Why should we teach students Linux??

Alan Jackson ajackson
Tue Mar 6 18:17:12 PST 2007

On Mon, 05 Mar 2007 17:16:48 +0100
Roel Bindels <rbindels at gmail.com> wrote:

> To change a curriculum of a study, I need a solid case. So if somebody
> knows a link/document about why we should educate our students in the
> Linux OS, please send it. Or article about the usage of Linux in company's.

Well, I work at a very large company, we have the world's largest installation
of Windows NT. But that is basically for e-mail, powerpoint, and Word. Not much
else.  For technical computing, we are migrating away from Solaris to Linux on
the desk - we probably have 5000 high end HP boxes running Linux for technical
users. My newest one has an AMD 64 dual core, 16 Gb memory, and a couple of top
notch Nvidia cards. We're pretty serious about performance.  And we have many
Linux clusters, I think we have two 4000 node Linux clusters, and several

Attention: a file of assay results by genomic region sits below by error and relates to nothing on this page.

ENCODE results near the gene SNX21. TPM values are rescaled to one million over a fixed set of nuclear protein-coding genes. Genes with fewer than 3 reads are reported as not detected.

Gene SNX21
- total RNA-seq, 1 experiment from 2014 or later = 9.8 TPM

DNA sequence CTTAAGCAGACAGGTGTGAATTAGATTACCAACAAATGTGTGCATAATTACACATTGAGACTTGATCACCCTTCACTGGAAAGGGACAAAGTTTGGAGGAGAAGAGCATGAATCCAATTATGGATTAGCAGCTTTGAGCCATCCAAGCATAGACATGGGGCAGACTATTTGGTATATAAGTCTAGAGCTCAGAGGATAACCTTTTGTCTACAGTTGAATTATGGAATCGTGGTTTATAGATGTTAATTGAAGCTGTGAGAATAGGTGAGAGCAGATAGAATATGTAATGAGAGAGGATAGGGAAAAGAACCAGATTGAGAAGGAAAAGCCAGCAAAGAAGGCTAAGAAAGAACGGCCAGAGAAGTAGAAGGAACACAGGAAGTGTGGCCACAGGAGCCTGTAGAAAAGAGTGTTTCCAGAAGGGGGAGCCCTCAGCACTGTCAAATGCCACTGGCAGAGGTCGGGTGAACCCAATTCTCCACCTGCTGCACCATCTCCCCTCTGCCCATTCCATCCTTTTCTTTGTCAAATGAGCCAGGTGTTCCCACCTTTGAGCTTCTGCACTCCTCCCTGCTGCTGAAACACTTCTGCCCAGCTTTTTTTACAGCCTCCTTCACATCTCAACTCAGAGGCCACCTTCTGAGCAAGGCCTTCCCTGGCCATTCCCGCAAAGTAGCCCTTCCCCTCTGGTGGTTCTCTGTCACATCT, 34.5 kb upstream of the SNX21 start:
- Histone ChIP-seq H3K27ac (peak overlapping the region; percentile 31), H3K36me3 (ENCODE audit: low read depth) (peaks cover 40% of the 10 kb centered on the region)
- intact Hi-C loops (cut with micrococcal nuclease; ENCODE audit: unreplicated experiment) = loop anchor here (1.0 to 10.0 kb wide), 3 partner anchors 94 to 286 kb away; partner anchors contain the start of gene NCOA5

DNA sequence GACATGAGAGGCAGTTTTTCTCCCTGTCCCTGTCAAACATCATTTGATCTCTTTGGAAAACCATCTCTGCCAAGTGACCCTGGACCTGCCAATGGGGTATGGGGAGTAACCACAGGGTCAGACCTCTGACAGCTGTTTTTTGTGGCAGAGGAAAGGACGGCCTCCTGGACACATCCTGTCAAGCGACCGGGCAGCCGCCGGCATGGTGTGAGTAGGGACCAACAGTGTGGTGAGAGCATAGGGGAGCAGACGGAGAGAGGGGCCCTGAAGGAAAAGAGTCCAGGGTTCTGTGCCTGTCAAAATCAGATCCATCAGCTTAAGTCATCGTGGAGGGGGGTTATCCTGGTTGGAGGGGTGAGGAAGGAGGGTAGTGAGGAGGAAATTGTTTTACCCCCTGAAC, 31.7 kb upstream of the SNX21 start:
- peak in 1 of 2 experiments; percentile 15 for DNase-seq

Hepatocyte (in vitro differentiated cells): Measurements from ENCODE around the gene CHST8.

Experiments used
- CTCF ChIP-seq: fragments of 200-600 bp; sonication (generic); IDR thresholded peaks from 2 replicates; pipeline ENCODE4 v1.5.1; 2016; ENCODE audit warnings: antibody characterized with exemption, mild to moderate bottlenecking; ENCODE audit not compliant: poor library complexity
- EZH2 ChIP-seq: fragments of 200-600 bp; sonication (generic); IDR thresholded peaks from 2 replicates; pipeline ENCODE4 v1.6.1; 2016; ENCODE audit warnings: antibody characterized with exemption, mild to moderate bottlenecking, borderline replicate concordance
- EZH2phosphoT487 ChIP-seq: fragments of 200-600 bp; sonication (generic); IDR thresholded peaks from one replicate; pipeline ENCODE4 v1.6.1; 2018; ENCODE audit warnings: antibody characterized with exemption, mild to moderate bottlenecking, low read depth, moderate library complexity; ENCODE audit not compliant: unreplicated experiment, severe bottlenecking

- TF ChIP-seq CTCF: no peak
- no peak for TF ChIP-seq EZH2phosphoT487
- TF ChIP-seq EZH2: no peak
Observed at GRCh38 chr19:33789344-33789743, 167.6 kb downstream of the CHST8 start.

smaller ones (hundreds of nodes).

Certainly for serious scientific computing, people will laugh at you if you
try to use Windows - it is all done on *nix.

Of course we probably have some big IBM iron tucked away running whatever they
run nowadays doing payroll and whatnot...

My son, who is a Sophomore Comp Sci major now recently got his laptop set up so
that he can run the required software for one EE class in VMware, so he can
stay booted in Linux all the time now instead of dual-booting. Why use a toy
operating system like windows, when you can use a real OS that really
multi-tasks and does sensible memory management.  Just because everyone uses a
mediocre toy OS like Windows doesn't mean we should teach students that is all
there is. That does them a tremendous dis-service. They need to understand that
it could be so much better. Computers don't have to crash, run out of memory,
or hang waiting on a single process.

Go to IBM's website for stories - they have a lot of them. Here's an older
one I googled up...

By the way - the largest computer farm on the planet runs Linux - Google's
100,000 (or so it is said) node cluster...

| Alan K. Jackson            | To see a World in a Grain of Sand      |
| alan at ajackson.org          | And a Heaven in a Wild Flower,         |
| www.ajackson.org           | Hold Infinity in the palm of your hand |
| Houston, Texas             | And Eternity in an hour. - Blake       |

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